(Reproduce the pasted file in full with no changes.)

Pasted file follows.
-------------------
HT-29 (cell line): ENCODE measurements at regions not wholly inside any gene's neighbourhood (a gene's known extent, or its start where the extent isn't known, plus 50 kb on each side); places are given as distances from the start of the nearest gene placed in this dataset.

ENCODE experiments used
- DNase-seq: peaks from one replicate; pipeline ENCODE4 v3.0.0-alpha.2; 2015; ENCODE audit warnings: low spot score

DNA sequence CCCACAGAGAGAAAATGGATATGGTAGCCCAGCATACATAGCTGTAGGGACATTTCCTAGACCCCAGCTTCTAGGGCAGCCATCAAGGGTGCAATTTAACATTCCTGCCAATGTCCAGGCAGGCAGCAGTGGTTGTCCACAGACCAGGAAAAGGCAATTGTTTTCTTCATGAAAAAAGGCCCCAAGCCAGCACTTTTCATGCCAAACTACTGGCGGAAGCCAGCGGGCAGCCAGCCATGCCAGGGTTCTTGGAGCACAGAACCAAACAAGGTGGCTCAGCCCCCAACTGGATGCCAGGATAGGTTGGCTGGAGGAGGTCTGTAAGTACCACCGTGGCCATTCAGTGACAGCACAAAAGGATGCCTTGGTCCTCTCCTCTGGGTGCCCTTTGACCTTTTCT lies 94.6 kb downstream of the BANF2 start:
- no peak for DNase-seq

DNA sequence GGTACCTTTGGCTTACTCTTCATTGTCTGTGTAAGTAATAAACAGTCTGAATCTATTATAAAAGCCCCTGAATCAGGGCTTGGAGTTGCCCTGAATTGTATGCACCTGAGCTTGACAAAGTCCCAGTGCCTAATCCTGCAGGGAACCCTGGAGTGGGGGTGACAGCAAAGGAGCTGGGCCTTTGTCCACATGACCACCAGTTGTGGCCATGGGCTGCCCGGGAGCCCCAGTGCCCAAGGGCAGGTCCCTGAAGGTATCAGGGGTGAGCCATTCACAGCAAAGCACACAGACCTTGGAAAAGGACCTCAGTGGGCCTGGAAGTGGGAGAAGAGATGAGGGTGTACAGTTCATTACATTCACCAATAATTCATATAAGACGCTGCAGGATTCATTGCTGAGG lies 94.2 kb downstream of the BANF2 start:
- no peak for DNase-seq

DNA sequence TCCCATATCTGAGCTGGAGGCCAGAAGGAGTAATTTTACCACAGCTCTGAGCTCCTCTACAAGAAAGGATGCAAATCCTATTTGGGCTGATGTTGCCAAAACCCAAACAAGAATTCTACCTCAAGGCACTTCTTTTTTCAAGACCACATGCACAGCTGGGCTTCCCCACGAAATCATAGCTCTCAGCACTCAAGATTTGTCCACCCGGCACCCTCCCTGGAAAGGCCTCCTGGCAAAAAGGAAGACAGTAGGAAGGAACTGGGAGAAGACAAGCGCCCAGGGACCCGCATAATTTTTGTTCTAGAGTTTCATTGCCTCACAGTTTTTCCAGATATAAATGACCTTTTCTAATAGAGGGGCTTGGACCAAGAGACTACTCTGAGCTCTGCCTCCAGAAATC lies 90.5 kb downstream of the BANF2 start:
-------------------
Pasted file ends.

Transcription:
HT-29 (cell line): ENCODE measurements at regions not wholly inside any gene's neighbourhood (a gene's known extent, or its start where the extent isn't known, plus 50 kb on each side); places are given as distances from the start of the nearest gene placed in this dataset.

ENCODE experiments used
- DNase-seq: peaks from one replicate; pipeline ENCODE4 v3.0.0-alpha.2; 2015; ENCODE audit warnings: low spot score

DNA sequence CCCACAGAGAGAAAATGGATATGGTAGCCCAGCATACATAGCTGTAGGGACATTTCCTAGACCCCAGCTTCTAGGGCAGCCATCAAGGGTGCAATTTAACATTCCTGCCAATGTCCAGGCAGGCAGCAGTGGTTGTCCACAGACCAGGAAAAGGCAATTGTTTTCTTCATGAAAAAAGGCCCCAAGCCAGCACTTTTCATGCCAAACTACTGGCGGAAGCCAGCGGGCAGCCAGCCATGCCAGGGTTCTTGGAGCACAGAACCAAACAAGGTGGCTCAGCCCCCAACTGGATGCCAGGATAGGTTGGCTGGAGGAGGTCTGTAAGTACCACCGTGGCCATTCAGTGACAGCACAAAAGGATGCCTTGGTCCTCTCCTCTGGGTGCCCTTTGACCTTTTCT lies 94.6 kb downstream of the BANF2 start:
- no peak for DNase-seq

DNA sequence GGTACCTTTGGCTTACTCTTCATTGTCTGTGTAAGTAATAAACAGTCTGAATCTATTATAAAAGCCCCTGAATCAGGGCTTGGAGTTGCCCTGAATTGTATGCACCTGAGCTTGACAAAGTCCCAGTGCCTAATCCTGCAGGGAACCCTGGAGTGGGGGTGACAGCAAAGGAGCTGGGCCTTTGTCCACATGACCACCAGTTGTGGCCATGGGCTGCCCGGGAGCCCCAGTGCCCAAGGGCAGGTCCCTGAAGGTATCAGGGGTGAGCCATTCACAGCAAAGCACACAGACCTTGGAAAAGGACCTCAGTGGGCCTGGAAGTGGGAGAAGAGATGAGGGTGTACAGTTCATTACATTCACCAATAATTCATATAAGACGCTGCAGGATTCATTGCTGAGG lies 94.2 kb downstream of the BANF2 start:
- no peak for DNase-seq

DNA sequence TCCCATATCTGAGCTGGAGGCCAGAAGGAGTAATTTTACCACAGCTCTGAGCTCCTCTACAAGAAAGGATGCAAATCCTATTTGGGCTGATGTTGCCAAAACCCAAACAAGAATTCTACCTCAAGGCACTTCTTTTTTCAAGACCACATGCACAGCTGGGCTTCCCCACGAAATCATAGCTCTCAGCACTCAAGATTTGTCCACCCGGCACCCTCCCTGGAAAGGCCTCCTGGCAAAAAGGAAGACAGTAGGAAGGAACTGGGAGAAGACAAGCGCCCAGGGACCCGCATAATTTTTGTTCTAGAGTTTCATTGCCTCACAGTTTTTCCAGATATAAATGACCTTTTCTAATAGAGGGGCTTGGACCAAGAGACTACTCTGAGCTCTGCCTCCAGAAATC lies 90.5 kb downstream of the BANF2 start: